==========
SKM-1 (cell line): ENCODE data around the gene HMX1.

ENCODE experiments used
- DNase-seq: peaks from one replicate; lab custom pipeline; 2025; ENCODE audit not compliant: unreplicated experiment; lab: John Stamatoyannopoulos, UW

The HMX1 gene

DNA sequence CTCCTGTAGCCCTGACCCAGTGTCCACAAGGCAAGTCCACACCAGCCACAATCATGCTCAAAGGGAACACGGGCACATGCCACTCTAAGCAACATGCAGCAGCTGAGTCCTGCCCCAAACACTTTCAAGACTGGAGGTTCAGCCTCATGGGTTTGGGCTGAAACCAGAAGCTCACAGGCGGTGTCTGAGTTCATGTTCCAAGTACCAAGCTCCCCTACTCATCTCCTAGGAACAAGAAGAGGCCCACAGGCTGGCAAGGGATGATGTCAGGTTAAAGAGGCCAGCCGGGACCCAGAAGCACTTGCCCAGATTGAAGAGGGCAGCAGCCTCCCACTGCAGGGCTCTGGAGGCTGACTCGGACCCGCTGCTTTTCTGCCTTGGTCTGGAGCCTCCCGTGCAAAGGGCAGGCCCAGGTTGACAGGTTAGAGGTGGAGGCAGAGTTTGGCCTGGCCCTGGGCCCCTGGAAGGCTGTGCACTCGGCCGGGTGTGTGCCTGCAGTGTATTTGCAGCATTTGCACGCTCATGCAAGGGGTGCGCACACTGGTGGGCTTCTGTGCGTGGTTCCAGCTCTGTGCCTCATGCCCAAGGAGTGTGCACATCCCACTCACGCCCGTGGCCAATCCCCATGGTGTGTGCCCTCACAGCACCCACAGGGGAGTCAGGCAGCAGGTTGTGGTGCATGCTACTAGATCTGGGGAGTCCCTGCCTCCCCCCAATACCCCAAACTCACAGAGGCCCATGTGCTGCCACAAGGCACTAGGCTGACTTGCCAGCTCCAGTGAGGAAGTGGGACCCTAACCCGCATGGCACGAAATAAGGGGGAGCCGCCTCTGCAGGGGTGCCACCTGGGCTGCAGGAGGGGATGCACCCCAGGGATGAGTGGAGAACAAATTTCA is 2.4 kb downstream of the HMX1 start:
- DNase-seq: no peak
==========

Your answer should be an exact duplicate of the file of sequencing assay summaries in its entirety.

SKM-1 (cell line): ENCODE data around the gene HMX1.

ENCODE experiments used
- DNase-seq: peaks from one replicate; lab custom pipeline; 2025; ENCODE audit not compliant: unreplicated experiment; lab: John Stamatoyannopoulos, UW

The HMX1 gene

DNA sequence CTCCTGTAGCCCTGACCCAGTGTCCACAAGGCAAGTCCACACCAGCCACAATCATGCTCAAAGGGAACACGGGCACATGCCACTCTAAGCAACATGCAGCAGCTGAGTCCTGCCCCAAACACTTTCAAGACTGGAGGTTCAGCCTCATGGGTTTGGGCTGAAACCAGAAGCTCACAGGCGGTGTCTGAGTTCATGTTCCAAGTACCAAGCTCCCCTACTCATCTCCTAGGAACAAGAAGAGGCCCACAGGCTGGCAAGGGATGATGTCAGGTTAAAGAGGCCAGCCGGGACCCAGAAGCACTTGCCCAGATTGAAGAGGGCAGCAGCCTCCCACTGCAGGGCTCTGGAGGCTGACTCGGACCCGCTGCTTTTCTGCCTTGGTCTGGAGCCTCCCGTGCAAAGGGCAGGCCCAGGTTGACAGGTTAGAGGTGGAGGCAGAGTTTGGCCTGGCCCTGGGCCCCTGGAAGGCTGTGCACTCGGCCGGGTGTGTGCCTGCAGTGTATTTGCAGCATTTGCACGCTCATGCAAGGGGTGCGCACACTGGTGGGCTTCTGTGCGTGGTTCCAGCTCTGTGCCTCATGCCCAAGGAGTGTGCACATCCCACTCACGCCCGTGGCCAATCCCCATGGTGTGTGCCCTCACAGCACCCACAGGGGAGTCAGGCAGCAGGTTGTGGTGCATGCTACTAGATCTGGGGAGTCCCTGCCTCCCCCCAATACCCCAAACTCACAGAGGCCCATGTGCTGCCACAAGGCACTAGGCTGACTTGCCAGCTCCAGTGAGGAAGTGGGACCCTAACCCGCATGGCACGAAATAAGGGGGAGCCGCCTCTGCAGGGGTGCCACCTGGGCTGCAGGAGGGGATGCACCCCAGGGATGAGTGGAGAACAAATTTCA is 2.4 kb downstream of the HMX1 start:
- DNase-seq: no peak